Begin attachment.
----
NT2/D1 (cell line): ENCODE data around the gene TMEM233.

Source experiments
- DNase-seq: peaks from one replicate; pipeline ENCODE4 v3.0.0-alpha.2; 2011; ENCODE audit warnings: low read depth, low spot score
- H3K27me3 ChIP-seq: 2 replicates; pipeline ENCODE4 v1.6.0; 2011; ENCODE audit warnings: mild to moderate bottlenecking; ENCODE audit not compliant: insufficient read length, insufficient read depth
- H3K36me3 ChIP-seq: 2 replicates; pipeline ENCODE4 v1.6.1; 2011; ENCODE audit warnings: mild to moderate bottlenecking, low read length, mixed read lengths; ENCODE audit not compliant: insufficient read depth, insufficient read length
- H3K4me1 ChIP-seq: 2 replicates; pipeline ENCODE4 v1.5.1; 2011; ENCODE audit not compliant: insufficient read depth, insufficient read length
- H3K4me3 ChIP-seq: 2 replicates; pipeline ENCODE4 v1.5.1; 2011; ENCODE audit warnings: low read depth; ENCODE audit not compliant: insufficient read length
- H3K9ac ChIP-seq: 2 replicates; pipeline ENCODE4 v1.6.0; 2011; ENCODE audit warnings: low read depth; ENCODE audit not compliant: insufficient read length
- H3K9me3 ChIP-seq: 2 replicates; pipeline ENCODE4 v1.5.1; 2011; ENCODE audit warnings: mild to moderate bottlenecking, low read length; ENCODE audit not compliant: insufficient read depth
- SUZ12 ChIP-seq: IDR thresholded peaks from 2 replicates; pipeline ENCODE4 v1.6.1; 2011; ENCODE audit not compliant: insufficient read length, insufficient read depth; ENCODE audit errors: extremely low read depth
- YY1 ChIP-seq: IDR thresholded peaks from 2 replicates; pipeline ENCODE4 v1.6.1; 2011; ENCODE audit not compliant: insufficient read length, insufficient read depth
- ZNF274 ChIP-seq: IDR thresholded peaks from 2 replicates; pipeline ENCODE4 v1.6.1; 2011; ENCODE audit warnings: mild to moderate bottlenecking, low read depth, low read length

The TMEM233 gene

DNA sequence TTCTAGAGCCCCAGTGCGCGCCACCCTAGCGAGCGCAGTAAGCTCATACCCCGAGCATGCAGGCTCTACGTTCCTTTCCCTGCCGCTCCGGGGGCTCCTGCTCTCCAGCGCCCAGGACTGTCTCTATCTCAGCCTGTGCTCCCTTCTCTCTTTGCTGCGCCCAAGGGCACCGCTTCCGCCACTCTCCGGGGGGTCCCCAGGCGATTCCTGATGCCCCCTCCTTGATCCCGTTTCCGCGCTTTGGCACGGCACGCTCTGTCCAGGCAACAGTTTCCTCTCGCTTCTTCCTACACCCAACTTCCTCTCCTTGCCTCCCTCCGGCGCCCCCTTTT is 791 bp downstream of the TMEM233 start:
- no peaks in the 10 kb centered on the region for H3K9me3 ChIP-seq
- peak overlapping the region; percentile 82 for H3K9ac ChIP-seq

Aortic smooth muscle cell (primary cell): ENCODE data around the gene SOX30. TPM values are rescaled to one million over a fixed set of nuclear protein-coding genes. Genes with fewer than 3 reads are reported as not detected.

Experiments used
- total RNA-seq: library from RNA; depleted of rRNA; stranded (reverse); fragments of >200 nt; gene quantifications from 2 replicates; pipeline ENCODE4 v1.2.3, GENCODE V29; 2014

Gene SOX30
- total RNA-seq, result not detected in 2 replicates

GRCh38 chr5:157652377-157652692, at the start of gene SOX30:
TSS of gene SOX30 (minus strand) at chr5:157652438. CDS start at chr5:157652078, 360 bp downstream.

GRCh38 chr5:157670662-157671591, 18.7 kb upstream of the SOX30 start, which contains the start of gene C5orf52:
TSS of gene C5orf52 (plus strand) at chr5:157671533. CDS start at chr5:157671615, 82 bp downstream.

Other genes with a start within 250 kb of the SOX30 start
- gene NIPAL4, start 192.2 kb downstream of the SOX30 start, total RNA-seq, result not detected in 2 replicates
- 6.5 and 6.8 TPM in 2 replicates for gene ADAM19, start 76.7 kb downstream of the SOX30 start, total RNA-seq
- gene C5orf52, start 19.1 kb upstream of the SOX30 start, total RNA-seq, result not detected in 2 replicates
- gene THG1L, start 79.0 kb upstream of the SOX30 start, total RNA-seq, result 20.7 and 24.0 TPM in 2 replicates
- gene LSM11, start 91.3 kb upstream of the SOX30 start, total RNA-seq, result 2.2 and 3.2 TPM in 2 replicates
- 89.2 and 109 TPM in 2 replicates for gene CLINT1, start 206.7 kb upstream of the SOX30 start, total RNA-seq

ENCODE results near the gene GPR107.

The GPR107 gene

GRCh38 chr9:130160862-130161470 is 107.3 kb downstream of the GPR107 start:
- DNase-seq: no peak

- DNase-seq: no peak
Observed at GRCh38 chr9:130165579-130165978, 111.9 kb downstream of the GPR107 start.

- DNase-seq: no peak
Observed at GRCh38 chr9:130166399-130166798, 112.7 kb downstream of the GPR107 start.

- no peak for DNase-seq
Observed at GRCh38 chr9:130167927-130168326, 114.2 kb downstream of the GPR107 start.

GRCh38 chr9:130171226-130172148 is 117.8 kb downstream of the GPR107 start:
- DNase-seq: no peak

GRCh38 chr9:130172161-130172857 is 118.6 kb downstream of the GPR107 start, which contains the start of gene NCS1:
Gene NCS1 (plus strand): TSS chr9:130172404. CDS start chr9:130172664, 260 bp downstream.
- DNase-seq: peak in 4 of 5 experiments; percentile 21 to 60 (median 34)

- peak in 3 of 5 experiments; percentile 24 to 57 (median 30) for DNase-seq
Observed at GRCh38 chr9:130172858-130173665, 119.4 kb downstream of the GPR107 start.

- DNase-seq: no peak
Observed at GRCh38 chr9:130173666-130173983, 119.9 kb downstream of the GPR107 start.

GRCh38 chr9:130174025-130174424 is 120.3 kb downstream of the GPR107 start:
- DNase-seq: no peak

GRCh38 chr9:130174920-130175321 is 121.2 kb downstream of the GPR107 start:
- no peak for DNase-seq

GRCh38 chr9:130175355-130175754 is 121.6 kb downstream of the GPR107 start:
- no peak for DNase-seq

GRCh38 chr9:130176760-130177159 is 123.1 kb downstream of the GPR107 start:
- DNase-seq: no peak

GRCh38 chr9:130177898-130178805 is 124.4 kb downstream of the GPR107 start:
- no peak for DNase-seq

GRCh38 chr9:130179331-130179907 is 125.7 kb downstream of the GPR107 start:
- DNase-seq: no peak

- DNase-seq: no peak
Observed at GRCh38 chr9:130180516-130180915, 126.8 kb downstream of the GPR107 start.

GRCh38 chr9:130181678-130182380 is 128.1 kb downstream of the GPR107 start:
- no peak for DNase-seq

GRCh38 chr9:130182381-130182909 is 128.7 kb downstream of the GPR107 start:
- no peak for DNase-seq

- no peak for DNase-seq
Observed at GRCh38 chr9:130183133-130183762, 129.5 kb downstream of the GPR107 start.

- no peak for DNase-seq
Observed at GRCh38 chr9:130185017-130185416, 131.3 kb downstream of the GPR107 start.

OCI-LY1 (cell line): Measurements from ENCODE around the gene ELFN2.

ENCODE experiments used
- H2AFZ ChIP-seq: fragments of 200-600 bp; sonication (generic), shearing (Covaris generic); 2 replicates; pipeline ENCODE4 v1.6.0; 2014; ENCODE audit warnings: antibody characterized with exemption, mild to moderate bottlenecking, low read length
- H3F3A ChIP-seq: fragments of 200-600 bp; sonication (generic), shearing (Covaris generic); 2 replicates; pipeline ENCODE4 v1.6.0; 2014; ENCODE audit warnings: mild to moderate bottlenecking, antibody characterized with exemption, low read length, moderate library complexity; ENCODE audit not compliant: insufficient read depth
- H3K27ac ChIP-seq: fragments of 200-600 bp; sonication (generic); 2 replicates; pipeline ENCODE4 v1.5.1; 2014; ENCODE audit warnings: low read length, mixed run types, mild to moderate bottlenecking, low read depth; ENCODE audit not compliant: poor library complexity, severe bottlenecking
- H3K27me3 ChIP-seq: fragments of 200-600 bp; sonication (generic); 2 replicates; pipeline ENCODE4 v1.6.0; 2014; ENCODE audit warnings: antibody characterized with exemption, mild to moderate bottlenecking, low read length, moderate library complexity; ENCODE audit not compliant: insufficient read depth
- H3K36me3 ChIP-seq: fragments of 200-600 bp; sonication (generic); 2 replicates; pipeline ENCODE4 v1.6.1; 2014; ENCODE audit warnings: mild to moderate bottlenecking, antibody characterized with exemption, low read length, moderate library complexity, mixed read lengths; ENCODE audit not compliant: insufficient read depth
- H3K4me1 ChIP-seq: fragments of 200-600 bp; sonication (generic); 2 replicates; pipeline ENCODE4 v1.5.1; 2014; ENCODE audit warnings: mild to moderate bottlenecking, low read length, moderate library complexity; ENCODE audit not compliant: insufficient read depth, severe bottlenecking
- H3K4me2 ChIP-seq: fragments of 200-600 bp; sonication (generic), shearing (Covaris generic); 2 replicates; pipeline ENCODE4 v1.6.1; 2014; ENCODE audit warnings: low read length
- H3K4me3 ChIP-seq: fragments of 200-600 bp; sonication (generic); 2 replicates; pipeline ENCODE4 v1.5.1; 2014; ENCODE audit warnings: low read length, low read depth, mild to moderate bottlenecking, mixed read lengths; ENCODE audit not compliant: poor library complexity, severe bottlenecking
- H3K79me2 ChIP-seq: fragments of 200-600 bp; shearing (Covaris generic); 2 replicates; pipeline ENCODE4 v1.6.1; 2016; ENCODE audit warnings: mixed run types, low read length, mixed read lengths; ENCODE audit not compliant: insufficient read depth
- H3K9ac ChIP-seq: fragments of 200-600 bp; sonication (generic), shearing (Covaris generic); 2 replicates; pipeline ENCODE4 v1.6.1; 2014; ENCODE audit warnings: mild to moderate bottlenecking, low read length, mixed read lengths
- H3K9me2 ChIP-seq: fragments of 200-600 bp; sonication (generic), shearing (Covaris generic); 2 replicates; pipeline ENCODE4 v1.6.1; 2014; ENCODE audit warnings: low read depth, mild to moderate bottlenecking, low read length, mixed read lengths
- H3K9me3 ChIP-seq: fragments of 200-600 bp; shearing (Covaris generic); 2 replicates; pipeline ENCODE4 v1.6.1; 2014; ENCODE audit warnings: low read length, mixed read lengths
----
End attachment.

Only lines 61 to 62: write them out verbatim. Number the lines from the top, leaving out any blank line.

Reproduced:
- no peak for DNase-seq

GRCh38 chr9:130179331-130179907 is 125.7 kb downstream of the GPR107 start: